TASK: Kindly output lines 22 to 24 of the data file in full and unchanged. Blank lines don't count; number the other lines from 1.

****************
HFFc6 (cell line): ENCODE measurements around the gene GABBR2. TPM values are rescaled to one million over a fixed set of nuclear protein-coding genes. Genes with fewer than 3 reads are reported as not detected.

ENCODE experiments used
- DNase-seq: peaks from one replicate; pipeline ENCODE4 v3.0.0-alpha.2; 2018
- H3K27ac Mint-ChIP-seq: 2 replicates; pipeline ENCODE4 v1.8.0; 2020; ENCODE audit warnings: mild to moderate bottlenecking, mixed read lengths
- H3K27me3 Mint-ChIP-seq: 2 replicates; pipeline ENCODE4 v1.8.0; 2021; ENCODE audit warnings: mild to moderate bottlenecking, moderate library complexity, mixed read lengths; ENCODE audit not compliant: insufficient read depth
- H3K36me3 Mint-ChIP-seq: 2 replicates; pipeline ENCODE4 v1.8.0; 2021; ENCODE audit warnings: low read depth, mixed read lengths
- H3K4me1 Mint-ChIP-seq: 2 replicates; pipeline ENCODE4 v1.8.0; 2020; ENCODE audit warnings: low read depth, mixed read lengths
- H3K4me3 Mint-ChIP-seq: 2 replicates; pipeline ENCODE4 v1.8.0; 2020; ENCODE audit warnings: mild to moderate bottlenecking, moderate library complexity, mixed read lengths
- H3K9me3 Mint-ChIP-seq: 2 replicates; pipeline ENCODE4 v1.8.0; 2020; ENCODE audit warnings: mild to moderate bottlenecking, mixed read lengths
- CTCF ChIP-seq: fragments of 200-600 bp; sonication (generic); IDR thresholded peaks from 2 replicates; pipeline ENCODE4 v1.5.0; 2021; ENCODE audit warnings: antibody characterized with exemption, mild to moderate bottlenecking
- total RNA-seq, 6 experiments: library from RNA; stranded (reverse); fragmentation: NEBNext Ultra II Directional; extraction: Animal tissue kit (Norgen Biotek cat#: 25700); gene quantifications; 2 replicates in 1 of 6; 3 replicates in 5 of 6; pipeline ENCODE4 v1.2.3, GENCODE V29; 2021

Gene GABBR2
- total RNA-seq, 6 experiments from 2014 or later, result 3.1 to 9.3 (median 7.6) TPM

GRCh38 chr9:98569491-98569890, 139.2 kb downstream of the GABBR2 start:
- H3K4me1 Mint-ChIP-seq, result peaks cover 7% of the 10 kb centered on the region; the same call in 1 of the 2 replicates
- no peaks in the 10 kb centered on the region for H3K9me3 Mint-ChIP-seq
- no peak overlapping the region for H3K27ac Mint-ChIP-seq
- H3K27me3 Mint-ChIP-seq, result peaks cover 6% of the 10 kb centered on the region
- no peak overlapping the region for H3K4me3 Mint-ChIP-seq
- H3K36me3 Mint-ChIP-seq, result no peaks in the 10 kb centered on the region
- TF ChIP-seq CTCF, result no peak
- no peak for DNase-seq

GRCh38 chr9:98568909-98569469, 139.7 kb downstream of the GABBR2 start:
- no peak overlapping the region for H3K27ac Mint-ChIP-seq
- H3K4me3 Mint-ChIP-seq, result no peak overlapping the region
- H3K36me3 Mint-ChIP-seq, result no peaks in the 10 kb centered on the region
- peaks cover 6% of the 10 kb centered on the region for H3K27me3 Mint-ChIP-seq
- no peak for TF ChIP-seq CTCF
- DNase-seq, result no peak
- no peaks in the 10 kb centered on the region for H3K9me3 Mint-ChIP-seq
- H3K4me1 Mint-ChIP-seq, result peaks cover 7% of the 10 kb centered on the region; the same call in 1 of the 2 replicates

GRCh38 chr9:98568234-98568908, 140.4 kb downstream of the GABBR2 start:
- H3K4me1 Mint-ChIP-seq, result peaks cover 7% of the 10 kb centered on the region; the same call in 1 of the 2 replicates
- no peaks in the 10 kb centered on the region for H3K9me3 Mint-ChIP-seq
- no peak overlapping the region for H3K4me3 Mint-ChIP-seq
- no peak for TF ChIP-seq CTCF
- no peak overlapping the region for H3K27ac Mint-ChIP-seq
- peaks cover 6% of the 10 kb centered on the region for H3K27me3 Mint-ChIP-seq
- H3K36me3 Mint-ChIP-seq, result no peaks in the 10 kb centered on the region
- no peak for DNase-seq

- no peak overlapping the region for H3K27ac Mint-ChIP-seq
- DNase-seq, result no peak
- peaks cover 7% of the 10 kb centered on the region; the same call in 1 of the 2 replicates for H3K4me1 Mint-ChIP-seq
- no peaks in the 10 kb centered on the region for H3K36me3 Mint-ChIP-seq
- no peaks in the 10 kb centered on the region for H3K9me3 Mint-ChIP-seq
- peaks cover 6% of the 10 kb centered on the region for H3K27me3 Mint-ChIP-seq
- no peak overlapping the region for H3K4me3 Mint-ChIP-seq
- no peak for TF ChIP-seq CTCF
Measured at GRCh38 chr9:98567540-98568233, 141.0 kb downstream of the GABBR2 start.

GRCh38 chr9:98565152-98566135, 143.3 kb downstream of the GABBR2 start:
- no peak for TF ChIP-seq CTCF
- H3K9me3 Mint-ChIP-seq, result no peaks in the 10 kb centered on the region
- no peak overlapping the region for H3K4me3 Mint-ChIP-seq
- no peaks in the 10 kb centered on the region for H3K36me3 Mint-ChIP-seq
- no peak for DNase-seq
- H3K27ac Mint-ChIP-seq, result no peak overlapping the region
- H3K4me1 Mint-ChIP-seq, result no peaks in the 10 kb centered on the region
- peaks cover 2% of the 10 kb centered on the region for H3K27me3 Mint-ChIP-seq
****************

- no peak for DNase-seq

GRCh38 chr9:98568909-98569469, 139.7 kb downstream of the GABBR2 start:
- no peak overlapping the region for H3K27ac Mint-ChIP-seq